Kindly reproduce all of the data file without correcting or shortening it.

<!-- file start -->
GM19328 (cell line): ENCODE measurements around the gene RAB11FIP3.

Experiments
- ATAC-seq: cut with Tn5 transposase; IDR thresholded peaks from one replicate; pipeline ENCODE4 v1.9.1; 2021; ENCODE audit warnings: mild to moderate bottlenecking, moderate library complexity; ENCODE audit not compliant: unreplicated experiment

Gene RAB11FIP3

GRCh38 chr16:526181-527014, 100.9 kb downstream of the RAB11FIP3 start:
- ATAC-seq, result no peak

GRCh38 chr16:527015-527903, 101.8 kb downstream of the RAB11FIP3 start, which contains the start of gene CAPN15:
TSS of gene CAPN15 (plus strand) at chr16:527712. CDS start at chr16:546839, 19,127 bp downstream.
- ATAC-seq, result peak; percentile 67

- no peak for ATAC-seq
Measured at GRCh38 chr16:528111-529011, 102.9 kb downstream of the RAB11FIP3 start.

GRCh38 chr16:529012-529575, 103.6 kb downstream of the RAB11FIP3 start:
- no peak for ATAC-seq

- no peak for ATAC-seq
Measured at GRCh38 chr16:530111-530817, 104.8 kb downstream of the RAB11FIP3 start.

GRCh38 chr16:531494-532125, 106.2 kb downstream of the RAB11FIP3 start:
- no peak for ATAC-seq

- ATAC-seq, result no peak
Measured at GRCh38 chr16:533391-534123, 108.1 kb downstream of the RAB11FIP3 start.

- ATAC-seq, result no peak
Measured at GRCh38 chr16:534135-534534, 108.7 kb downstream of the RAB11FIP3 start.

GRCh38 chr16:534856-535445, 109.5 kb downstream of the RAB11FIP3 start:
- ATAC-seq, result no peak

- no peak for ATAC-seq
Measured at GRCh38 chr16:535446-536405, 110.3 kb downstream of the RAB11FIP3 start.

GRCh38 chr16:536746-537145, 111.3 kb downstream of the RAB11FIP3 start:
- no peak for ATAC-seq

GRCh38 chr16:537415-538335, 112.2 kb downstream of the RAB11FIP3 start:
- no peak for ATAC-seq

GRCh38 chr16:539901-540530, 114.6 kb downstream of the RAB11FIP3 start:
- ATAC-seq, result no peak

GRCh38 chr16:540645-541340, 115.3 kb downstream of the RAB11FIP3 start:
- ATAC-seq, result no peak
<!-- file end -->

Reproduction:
GM19328 (cell line): ENCODE measurements around the gene RAB11FIP3.

Experiments
- ATAC-seq: cut with Tn5 transposase; IDR thresholded peaks from one replicate; pipeline ENCODE4 v1.9.1; 2021; ENCODE audit warnings: mild to moderate bottlenecking, moderate library complexity; ENCODE audit not compliant: unreplicated experiment

Gene RAB11FIP3

GRCh38 chr16:526181-527014, 100.9 kb downstream of the RAB11FIP3 start:
- ATAC-seq, result no peak

GRCh38 chr16:527015-527903, 101.8 kb downstream of the RAB11FIP3 start, which contains the start of gene CAPN15:
TSS of gene CAPN15 (plus strand) at chr16:527712. CDS start at chr16:546839, 19,127 bp downstream.
- ATAC-seq, result peak; percentile 67

- no peak for ATAC-seq
Measured at GRCh38 chr16:528111-529011, 102.9 kb downstream of the RAB11FIP3 start.

GRCh38 chr16:529012-529575, 103.6 kb downstream of the RAB11FIP3 start:
- no peak for ATAC-seq

- no peak for ATAC-seq
Measured at GRCh38 chr16:530111-530817, 104.8 kb downstream of the RAB11FIP3 start.

GRCh38 chr16:531494-532125, 106.2 kb downstream of the RAB11FIP3 start:
- no peak for ATAC-seq

- ATAC-seq, result no peak
Measured at GRCh38 chr16:533391-534123, 108.1 kb downstream of the RAB11FIP3 start.

- ATAC-seq, result no peak
Measured at GRCh38 chr16:534135-534534, 108.7 kb downstream of the RAB11FIP3 start.

GRCh38 chr16:534856-535445, 109.5 kb downstream of the RAB11FIP3 start:
- ATAC-seq, result no peak

- no peak for ATAC-seq
Measured at GRCh38 chr16:535446-536405, 110.3 kb downstream of the RAB11FIP3 start.

GRCh38 chr16:536746-537145, 111.3 kb downstream of the RAB11FIP3 start:
- no peak for ATAC-seq

GRCh38 chr16:537415-538335, 112.2 kb downstream of the RAB11FIP3 start:
- no peak for ATAC-seq

GRCh38 chr16:539901-540530, 114.6 kb downstream of the RAB11FIP3 start:
- ATAC-seq, result no peak

GRCh38 chr16:540645-541340, 115.3 kb downstream of the RAB11FIP3 start:
- ATAC-seq, result no peak